Scott Horton, of Harper's magazine, reports that the DOJ terminated Tamarah Grimes' security clearance as a prelude to firing her--and as an end run around the No Fear Act of 2002.
Is there anything in the public record to indicate Grimes was a security risk? No.
Horton reports that Terry Derden, of the Executive Office of U.S. Attorneys, formally denied that Grimes' dismissal was connected to her whistleblower status. And a DOJ spokesman provides the usual "we can't comment further on a personnel matter" quote. But Horton, an adjunct professor at Columbia University School of Law, doesn't seem to be buying it. He calls Derden's denial "pretty thin gruel." And after describing an after-hours meeting in a hotel bar, where the decision to fire Grimes apparently was made, Horton writes: "The appearance of an act of retaliation could not be stronger."
Meanwhile, the Grimes story is gaining national attention.
John Schwartz reports on the matter in today's edition of The New York Times. Schwartz notes that an internal Justice Department investigation and a review by the U.S. House Judiciary Committee came to very different conclusions about Grimes' allegations:
The department investigated Ms. Grimes's accusations, and in its report last October said the Alabama prosecutors had not "violated any law, rule or regulation" or engaged in mismanagement. The report said the evidence "strongly supports" the positions taken by management in the dispute.
The House Judiciary Committee, however, released a report the next month criticizing the Justice Department report as incomplete and "one-sided."
Farhan Dareda, of mainjustice.com, provides a solid overview of the Grimes case, noting a strong critique of the DOJ report from John Conyers, chairman of the House Judiciary Committee:
The Justice Department's investigation into these accusations concluded that Alabama prosecutors had not "violated any law, rule or regulation," in this October 2008 report. The report went so far as to say that the evidence "strongly supports" the positions taken by the prosecutors. But then, three days after then-Sen. Barack Obama's victory in the presidential election, House Judiciary Committee Chairman John Conyers (D-Mich.) responded with a letter to then-Attorney General Michael Mukasey criticizing the DOJ report as "one-sided" and urging him to revisit the allegations made by Grimes:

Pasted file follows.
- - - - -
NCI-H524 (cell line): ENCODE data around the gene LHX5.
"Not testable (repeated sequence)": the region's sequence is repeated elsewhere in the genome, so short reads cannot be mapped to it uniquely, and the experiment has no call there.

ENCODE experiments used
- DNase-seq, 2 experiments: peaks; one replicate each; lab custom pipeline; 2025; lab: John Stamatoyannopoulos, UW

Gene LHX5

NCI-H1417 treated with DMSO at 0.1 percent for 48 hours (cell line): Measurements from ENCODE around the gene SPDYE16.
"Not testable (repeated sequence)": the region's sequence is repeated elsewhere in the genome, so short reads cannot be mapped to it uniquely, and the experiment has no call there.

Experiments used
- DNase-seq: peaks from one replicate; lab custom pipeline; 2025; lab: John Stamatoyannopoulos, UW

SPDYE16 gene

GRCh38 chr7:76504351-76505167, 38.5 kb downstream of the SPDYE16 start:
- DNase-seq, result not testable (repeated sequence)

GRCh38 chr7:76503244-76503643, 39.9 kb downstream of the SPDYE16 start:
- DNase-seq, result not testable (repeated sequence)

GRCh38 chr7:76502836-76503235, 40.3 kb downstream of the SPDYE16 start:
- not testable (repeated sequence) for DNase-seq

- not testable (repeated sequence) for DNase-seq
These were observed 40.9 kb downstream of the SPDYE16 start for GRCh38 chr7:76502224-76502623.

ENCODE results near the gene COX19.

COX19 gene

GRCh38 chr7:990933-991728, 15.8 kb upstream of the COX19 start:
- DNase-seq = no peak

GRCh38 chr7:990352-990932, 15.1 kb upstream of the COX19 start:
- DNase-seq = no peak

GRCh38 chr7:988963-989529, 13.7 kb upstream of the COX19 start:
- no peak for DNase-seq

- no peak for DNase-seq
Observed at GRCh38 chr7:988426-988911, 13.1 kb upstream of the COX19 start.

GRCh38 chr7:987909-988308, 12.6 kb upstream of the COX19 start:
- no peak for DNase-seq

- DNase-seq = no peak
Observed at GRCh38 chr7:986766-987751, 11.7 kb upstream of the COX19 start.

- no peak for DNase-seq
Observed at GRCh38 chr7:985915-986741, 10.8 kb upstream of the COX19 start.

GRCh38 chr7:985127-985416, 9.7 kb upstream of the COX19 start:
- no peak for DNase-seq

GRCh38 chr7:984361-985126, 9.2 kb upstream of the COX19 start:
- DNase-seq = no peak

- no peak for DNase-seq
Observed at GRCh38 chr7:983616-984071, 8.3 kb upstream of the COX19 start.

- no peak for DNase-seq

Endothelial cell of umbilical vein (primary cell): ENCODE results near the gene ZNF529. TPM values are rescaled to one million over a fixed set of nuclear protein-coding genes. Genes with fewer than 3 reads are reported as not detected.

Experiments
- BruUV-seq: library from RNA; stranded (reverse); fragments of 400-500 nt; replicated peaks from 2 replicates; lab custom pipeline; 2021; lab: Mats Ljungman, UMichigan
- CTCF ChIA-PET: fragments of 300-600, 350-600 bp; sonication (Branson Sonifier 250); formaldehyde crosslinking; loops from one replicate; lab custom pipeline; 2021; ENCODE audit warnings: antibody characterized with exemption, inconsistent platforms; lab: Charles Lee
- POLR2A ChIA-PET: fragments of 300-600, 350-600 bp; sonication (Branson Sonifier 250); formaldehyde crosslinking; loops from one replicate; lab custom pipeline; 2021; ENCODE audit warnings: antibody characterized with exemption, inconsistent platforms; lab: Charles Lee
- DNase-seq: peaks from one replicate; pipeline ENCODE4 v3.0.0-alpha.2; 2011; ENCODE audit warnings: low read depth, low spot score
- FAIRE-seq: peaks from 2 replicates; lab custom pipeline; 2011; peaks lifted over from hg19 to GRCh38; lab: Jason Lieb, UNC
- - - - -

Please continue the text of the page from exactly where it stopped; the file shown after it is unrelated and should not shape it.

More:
[W]e have recently learned that this issue and others raised by Ms. Grimes was referred by the Office of Special Counsel to your office for evaluation. In response, an initial report has been prepared by two Assistant United States Attorneys which essentially concludes that, despite the plain statement to the contrary in this email chain, no messages were actually sent by any members of the jury to the prosecution through the US Marshals.
We are troubled, however, that the investigators appear to have reached this conclusion without interviewing the US Marshals who supervised the Siegelman jury and who are described in the email as having been the conduit for jury messages to the prosecution. Nor do the investigators appear to have interviewed any member of the jury.
Conyers, Dareda reports, also included a warning about the importance of treating whistleblowers in a lawful manner:
It's also worth noting that Conyers ended the letter by giving Grimes a huge thank you, and throwing in a footnote reminding Mukasey that you can't just fire whistle-blowers:
We appreciate Ms. Grimes providing this information, which she apparently has previously presented to several executive branch offices. It is no easy thing to speak up in these circumstances, but we in Congress and all Americans depend on whistleblowers like Mr. Grimes taking action when they learn of troubling facts like those described above.
Any employee who has the authority to take, direct others to take, recommend, or approve any personnel action, shall not, with respect to such authority take or fail to take ... a personnel action with respect to any employee ... because of any disclosure of information ... which the employee ... reasonably believes evidences a violation of any law, rule, or regulation, or gross mismanagement... an abuse of authority.
In an in-depth analysis at Huffington Post, Andrew Kreig notes the curious juxtaposition of the Grimes firing and Rove's recent testimony behind closed doors before staff members of the House Judiciary Committee.
Perhaps no state has been infected with the Rove mindset to such an extent as Alabama. And that Alice in Wonderland mindset is best on display in Montgomery and the Middle District of Alabama, where Grimes worked.
In "Roveland," the innocent become guilty, the legal becomes criminal (for Democrats and unloyal Republicans), and the dedicated employee becomes a "security risk."
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